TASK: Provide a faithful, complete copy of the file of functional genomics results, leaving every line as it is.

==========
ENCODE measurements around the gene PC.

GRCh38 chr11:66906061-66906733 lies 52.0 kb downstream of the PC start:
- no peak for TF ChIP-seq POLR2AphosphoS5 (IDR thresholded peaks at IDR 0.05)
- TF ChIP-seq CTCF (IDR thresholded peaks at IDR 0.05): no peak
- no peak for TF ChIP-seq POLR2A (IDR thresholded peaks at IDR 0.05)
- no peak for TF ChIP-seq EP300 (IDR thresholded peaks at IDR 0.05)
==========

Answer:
ENCODE measurements around the gene PC.

GRCh38 chr11:66906061-66906733 lies 52.0 kb downstream of the PC start:
- no peak for TF ChIP-seq POLR2AphosphoS5 (IDR thresholded peaks at IDR 0.05)
- TF ChIP-seq CTCF (IDR thresholded peaks at IDR 0.05): no peak
- no peak for TF ChIP-seq POLR2A (IDR thresholded peaks at IDR 0.05)
- no peak for TF ChIP-seq EP300 (IDR thresholded peaks at IDR 0.05)